"That is not my job. If you're here, you're guilty. You know what of."

"But no, I do not know that at all. Couldn't you ask? I want an appeal."

"Appeal? Who's here is guilty. That's how it is and no other way."

"But what if you were wrongly accused of something?"

"The law does not make mistakes. But I'm not here to keep you company: we have found your companion."

"My companion? I'm alone."

"Sure, sure. You can figure it out among yourselves."

It turned out that the people in this remote hamlet were not familiar with the concept of a GPS. But it is true, the device had recently shown some rather strange antics.

"Say lazybones, what are you doing? I have come to save you."

"...how do you mean? You're a GPS. You can only show the way."

"And now I will show you the way out of this cell. What an idiot you are. Who swipes a bag of chips?"

"But I left compensation."

"Dude, I have a currency-information function. They work with gold and silver coins."

"You could've told me."

"You're already too lazy to look on the map. Should I have to think for you as well?"

"No, of course not. That I can handle."

"I haven't noticed you thinking for shit. See you later, until you think again."

"Wait! Do not leave me alone!"

While the blizzard raged, the driver thought. For hours, days or years the driver thought. He meditated and fasted, but the GPS remained silent, until one day he dreamed of a big river. "Yes! You got it!" exulted the GPS.

"But I--" do not get it, he wanted to say, but the GPS interrupted him.

"Turn to the left and touch the door handle."

"A cell door has no handle on the inside."

"Turn to the left."

He opened the door and walked outside, where the blizzard had subsided. The snow was swirling gently down and gently he swirled toward his car. On the way back the once beautiful landscape seemed formless and empty, but at the end of the road waited the unknown tunnel mouth. "Turn left," said the GPS, but he turned right into the tunnel. It is said that the GPS slyly smiled. It is also said that the GPS smiled happily, maternally, paternally, neuterly, and so on. Yet everyone agreed that the GPS would still lead the way for many others. But where to no one knows.

http://fransdejonge.com/2013/04/tunnel-anxiety/

  • Belfrager
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Re: Poe-ian Tales
Reply #2
Subtle. Now you know what happens if you don't strictly follow your GPS - you'll end arrested, beaten and (probably, the author isn't clear about it) raped by three Dwarfs...

That's what one can call a Tale of Modernity. :)
Very good Frenzie, where does the Tunnel leads... does it matter? just follow the machine...
A matter of attitude.

Re: Poe-ian Tales
Reply #3
We have -as yet- no Whisper facility. So: I followed your earlier links (...at MyOpera? I don't remember...) and read some of your "stuff" on your site. Please keep writing! I've enjoyed what I've seen so far.
(I don't think you need a collaborator, another writer to share the work or credit; but a good editor [human reader whose job it is to make an author's work salable - palatable to a particular audience/market] could do you a world of good.) Have you tried to sell you fiction?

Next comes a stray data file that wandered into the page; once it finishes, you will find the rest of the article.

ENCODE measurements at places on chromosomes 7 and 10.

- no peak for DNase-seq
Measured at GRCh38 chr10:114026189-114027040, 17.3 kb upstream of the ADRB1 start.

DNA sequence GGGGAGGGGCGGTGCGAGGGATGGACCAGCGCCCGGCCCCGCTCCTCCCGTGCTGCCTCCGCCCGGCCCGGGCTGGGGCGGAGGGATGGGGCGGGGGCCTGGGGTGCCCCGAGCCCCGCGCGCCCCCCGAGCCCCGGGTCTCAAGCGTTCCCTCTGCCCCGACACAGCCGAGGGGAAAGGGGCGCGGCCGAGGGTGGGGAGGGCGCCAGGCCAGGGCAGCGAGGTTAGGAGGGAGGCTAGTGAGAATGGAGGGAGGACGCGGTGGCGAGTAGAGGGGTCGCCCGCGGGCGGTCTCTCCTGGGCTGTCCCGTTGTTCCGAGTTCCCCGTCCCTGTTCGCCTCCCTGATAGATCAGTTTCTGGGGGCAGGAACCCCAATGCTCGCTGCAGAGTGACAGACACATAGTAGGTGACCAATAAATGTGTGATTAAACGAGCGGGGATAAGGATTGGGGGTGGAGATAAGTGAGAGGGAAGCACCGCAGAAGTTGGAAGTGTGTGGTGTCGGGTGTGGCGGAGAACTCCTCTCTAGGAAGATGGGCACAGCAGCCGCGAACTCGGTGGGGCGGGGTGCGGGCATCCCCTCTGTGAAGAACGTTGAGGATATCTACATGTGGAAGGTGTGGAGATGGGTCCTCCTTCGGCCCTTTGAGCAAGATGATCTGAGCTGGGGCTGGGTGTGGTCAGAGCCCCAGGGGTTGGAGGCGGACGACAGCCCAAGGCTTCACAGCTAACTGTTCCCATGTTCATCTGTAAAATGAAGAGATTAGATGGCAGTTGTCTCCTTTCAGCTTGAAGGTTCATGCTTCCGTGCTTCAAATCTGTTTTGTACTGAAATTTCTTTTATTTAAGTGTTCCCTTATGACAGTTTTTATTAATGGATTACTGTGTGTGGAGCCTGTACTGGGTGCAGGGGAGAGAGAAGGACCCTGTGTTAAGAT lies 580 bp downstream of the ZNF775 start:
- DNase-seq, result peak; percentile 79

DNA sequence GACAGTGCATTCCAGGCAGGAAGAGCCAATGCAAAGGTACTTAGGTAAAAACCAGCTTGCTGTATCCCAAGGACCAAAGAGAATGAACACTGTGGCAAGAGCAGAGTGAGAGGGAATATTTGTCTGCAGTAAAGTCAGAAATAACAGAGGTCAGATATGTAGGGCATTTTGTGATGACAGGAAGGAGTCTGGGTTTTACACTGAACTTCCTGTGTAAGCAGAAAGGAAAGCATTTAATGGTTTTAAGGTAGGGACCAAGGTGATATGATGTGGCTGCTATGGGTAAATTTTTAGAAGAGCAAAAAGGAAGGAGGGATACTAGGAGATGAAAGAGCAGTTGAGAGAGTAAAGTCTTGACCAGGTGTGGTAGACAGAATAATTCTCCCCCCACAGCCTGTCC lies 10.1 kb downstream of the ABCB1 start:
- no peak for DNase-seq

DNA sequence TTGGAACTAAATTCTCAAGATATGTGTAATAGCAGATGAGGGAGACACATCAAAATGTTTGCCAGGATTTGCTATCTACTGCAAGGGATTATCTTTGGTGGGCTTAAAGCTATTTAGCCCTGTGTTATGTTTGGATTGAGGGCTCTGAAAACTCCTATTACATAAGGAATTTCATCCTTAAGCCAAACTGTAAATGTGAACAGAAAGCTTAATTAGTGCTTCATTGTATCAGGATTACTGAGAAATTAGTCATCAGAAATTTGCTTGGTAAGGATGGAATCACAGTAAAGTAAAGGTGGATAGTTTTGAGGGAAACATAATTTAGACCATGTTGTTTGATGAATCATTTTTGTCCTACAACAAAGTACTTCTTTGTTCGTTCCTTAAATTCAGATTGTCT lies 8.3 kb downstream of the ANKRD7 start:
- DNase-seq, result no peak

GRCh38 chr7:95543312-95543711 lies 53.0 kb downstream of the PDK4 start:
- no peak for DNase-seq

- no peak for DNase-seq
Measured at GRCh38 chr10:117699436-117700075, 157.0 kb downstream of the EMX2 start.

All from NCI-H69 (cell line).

I think you should!

p.s.,
Dawg would surely take the machine's final advice... :)
进行 ...
"Humor is emotional chaos remembered in tranquility." - James Thurber
No one listens to me as much as I do and even I have my limits...
"Science is the belief in the ignorance of experts!" - Richard Feynman

  • Frenzie
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Re: Poe-ian Tales
Reply #4
(I don't think you need a collaborator, another writer to share the work or credit; but a good editor [human reader whose job it is to make an author's work salable - palatable to a particular audience/market] could do you a world of good.)

I agree.
Have you tried to sell you fiction?
I think you should!

Thank you for your kind words. I never gave it much thought really. I saw a short story competition recently and I didn't care for their restrictive definition of a short story. I thought it wouldn't include classics by Poe or Joyce (nor a variety of famous Dutch authors). That is, how can I take seriously a competition that implicitly excludes such classics?

Also, short stories and poetry are pretty much unmarketable (at least in Dutch). That means to write a novel, and probably one that goes along with some current trend or other. In English it almost certainly means a literary agent. Then again, what isn't hard.

  • Belfrager
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Re: Poe-ian Tales
Reply #5
Quote from: Frenzie

(I don't think you need a collaborator, another writer to share the work or credit; but a good editor [human reader whose job it is to make an author's work salable - palatable to a particular audience/market] could do you a world of good.)

I agree.


Hey, that's cheating... :)
Never do it. Of course you must be prepared for having your talent recognized only after your death... that's the way of the Great Writers. :)

Quote from: Frenzie
Also, short stories and poetry are pretty much unmarketable (at least in Dutch). That means to write a novel, and probably one that goes along with some current trend or other. In English it almost certainly means a literary agent. Then again, what isn't hard.


Sign of the times. Here, what sells are those abominable Dan Brown's thingies... as well as "books" written by... TV celebrities...
I suppose that the last ones don't even uses an Editor, they just hire some ghost writer to do the entire job...
A matter of attitude.

  • Frenzie
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Re: Poe-ian Tales
Reply #6

Quote from: Frenzie

(I don't think you need a collaborator, another writer to share the work or credit; but a good editor [human reader whose job it is to make an author's work salable - palatable to a particular audience/market] could do you a world of good.)

I agree.


Hey, that's cheating... :)
Never do it. Of course you must be prepared for having your talent recognized only after your death... that's the way of the Great Writers. :)